Ethics Quiz: The Peculiar Ethics of Carnival Games

The AARP website has a post about rigged carnival games, a topic that I have always found intriguing from an ethics perspective. The games…The Basketball Shoot, The Balloon Dart Throw, The Ring Toss, The Milk Bottle Pyramid, The Duck Pond and the rest…are rigged, and I can’t remember a time when I didn’t know they were rigged. It didn’t stop me from playing the silly things. A carnival is a state of mind, a flashback to the days of P.T. Barnum and flim-flam artists. An ethical carnival? Isn’t that an oxymoron? We eat terrible food, pay to go on disappointing rides, listen to barkers who we know are lying through their teeth, and play games that are scams in order to win cheesy prizes worth a fraction of what we paid out to win them and that we wouldn’t dream of buying outside a carnival anyway. That’s the carnival experience. It’s all unethical, and we consent to it.

Or is this just a rationalization? Is capitulation the proper ethical course, or should we carefully regulate carnival games, make sure all of the food is cholesterol-lite and sugar-free, and force the barkers to issue disclaimers and warnings like the recitations in TV drug commercials?

That’s your Ethics Alarms Ethics Quiz for the day, my friends:

Do traditional unethical practices become ethical in the culture of a carnival and similar environments, where the public voluntarily participates in and consents to its own victimization?

With cotton candy dancing in my head, corn dogs singing their siren song and images of the Wild Man of Borneo howling in my fevered brain, I have to confess that my inclination is to say, “Yes.”

And you?


Spark: AARP

Graphic: Photolibra

21 thoughts on “Ethics Quiz: The Peculiar Ethics of Carnival Games

  1. Neither yes nor no — it just is what it is — is a mosquito ethical? Anyway, carnival resulted in one of the most beautiful and affecting pieces of American theatre, adapted from Ferenc Molnar’s 1909 play, “Liliom”. It was, of course, Rodgers & Hammerstein’s “Carousel”. Rodgers said in his autobiography, “Musical Stages”, that it was his favorite score of all he composed. I agree. It’s hard to beat the “Carousel Waltz”, worthy of anything by Strauss pere et fils. B illy’s soliloquy, “My Boy Bill” — one of the great arias of any musical stage, one that baritones loove to sink their teeth into. Molnar himself saw a dress rehearsal and told R&S that he absolutely loved it. This is off the subject of ethics; but it’s a favorite hobby horse. I got to play Starkeeper/Dr. Selden in several productions.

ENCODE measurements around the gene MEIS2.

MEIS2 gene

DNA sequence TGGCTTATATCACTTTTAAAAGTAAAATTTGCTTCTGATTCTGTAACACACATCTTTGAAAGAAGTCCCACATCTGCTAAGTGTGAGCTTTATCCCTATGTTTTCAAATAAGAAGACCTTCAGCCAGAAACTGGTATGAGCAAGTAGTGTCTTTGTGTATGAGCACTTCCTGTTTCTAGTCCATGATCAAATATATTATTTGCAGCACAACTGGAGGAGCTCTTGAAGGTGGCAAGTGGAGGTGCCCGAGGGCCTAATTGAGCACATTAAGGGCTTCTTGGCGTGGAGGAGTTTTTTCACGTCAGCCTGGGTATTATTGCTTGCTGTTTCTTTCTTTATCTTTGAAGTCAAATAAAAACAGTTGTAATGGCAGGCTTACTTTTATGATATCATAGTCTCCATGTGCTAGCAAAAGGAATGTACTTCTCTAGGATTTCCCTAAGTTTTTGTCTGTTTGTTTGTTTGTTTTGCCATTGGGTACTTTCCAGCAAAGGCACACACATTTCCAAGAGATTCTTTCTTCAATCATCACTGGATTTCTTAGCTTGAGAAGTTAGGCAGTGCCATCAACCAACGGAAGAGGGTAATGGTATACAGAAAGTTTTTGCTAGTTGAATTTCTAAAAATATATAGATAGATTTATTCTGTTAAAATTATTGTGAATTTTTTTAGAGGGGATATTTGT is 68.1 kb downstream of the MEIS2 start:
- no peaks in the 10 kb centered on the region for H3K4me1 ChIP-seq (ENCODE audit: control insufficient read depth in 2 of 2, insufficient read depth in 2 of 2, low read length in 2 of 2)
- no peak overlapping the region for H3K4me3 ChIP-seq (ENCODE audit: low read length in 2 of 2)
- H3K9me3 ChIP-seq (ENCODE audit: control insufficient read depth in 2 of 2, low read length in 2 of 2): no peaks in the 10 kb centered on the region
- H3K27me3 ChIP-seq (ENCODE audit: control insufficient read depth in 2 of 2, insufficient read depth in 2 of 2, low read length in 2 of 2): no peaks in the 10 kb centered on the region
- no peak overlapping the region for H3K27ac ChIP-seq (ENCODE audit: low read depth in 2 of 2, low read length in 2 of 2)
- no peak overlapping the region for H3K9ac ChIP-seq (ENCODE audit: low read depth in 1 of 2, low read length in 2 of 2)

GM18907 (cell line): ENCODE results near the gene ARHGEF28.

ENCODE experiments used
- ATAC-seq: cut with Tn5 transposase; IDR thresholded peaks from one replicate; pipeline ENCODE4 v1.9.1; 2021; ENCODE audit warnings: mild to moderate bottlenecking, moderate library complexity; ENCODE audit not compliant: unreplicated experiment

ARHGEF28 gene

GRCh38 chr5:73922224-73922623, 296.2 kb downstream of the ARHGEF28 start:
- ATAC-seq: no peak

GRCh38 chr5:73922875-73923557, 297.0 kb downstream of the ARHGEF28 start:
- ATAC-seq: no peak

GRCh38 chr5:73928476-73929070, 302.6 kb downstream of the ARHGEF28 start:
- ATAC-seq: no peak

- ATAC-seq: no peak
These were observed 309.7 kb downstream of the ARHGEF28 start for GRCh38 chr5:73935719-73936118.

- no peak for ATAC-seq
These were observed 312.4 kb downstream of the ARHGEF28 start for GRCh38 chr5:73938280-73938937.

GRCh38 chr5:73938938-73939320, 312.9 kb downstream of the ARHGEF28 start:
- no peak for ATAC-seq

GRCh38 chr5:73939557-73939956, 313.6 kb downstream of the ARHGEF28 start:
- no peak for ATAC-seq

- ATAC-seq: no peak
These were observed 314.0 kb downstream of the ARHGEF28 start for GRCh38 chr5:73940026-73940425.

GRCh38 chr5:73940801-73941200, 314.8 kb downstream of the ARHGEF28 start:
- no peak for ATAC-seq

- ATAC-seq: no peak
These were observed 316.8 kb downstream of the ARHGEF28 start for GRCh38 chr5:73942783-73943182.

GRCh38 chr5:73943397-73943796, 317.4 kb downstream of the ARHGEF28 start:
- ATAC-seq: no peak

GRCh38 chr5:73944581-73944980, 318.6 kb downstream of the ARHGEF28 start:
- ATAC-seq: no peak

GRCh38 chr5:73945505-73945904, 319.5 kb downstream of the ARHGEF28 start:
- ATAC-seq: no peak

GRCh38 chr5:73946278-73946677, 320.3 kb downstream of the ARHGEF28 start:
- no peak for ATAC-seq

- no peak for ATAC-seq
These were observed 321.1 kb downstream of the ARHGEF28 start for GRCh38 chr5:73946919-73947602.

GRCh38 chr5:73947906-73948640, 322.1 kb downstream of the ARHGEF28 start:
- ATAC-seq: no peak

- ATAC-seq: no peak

• With you all the way. The Overture is right up there with “Slaughter on 10th Avenue” as the best think Rodgers ever composed—“My Boy Bill” is the greatest male solo in American musical history, and I’d also add “If I loved you,” the most lovely of all romantic duets.

      Never been crazy about the story. Billy is such a putz that I get annoyed.

      • Agreed on character of the wife-beater, Billy Bigelow. And the victimized wife, Julie Jordan, later tells their daughter, Louise, that someone can hit you and it doesn’t even hurt — she’s such a spineless dishrag.

        Nevertheless, “Carousel” is a perennial favorite to leave audiences weeping happily in their seats at the end (“You’ll Never Walk Alone”).

        Altogether, a real nice clambake.

  2. Your premise is sound. Another example: It’s highly unethical to commit identity fraud and claim to be someone who you are not. But in movies/TV/theater, actors do exactly that and it’s okay because we KNOW that they are doing so and it’s for our own benefit because the (hopefully) entertaining show would not be possible without the actors lying to us*.

    And that’s the key distinction. Rigging the games is not to the benefit of those being lied to (the carnival patrons in this case) but rather to the benefit of the liars (“It’s easy to win!”). That there is an indirect benefit (the fun atmosphere) to the patrons does not make it okay. The fun atmosphere would still be there with fair games.

    And I should clarify that I’m specifically limiting my comments to the rigged games and not the prices or relative cost of the prizes, which are all out in the open.


    * If you have not already, take this time to go see Galaxy Quest, starring Tim Allen and Sigourney Weaver. The story relates directly to this topic!